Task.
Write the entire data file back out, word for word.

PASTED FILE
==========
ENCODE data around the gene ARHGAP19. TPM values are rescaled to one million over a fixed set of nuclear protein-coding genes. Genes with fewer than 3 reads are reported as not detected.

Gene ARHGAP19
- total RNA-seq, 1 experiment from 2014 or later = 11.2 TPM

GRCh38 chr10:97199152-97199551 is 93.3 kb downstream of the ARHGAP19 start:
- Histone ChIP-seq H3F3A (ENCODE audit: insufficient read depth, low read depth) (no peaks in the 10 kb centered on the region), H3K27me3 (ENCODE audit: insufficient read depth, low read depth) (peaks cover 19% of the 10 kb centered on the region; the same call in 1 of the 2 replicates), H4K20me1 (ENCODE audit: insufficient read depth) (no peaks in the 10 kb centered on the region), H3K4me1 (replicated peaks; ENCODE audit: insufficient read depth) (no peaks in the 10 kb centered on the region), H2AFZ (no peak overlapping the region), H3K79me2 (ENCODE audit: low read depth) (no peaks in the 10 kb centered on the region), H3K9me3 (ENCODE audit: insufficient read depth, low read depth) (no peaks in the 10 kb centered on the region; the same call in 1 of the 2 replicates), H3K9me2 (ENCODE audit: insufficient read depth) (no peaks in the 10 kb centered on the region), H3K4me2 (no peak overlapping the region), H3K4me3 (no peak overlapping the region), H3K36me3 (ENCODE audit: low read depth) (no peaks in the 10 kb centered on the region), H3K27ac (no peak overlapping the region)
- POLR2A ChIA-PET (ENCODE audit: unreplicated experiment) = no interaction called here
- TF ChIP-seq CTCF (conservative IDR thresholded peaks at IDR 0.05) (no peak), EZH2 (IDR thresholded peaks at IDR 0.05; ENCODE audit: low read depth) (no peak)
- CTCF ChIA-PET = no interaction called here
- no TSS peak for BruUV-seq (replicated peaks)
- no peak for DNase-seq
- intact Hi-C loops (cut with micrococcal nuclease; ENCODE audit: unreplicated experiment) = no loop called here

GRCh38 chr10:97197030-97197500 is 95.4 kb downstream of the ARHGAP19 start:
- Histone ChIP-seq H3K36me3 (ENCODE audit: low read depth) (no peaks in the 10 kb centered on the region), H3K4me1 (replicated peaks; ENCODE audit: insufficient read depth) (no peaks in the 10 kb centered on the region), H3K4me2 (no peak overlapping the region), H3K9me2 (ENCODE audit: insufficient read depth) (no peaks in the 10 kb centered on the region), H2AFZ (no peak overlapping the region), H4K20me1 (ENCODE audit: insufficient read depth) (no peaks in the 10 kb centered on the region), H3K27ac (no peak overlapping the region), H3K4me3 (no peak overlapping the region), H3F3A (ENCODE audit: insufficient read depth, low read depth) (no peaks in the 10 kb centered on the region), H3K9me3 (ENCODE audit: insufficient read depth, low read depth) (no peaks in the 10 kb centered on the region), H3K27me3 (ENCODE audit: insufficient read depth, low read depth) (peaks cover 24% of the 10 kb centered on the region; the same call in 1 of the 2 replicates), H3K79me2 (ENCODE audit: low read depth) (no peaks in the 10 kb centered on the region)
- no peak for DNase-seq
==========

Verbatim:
ENCODE data around the gene ARHGAP19. TPM values are rescaled to one million over a fixed set of nuclear protein-coding genes. Genes with fewer than 3 reads are reported as not detected.

Gene ARHGAP19
- total RNA-seq, 1 experiment from 2014 or later = 11.2 TPM

GRCh38 chr10:97199152-97199551 is 93.3 kb downstream of the ARHGAP19 start:
- Histone ChIP-seq H3F3A (ENCODE audit: insufficient read depth, low read depth) (no peaks in the 10 kb centered on the region), H3K27me3 (ENCODE audit: insufficient read depth, low read depth) (peaks cover 19% of the 10 kb centered on the region; the same call in 1 of the 2 replicates), H4K20me1 (ENCODE audit: insufficient read depth) (no peaks in the 10 kb centered on the region), H3K4me1 (replicated peaks; ENCODE audit: insufficient read depth) (no peaks in the 10 kb centered on the region), H2AFZ (no peak overlapping the region), H3K79me2 (ENCODE audit: low read depth) (no peaks in the 10 kb centered on the region), H3K9me3 (ENCODE audit: insufficient read depth, low read depth) (no peaks in the 10 kb centered on the region; the same call in 1 of the 2 replicates), H3K9me2 (ENCODE audit: insufficient read depth) (no peaks in the 10 kb centered on the region), H3K4me2 (no peak overlapping the region), H3K4me3 (no peak overlapping the region), H3K36me3 (ENCODE audit: low read depth) (no peaks in the 10 kb centered on the region), H3K27ac (no peak overlapping the region)
- POLR2A ChIA-PET (ENCODE audit: unreplicated experiment) = no interaction called here
- TF ChIP-seq CTCF (conservative IDR thresholded peaks at IDR 0.05) (no peak), EZH2 (IDR thresholded peaks at IDR 0.05; ENCODE audit: low read depth) (no peak)
- CTCF ChIA-PET = no interaction called here
- no TSS peak for BruUV-seq (replicated peaks)
- no peak for DNase-seq
- intact Hi-C loops (cut with micrococcal nuclease; ENCODE audit: unreplicated experiment) = no loop called here

GRCh38 chr10:97197030-97197500 is 95.4 kb downstream of the ARHGAP19 start:
- Histone ChIP-seq H3K36me3 (ENCODE audit: low read depth) (no peaks in the 10 kb centered on the region), H3K4me1 (replicated peaks; ENCODE audit: insufficient read depth) (no peaks in the 10 kb centered on the region), H3K4me2 (no peak overlapping the region), H3K9me2 (ENCODE audit: insufficient read depth) (no peaks in the 10 kb centered on the region), H2AFZ (no peak overlapping the region), H4K20me1 (ENCODE audit: insufficient read depth) (no peaks in the 10 kb centered on the region), H3K27ac (no peak overlapping the region), H3K4me3 (no peak overlapping the region), H3F3A (ENCODE audit: insufficient read depth, low read depth) (no peaks in the 10 kb centered on the region), H3K9me3 (ENCODE audit: insufficient read depth, low read depth) (no peaks in the 10 kb centered on the region), H3K27me3 (ENCODE audit: insufficient read depth, low read depth) (peaks cover 24% of the 10 kb centered on the region; the same call in 1 of the 2 replicates), H3K79me2 (ENCODE audit: low read depth) (no peaks in the 10 kb centered on the region)
- no peak for DNase-seq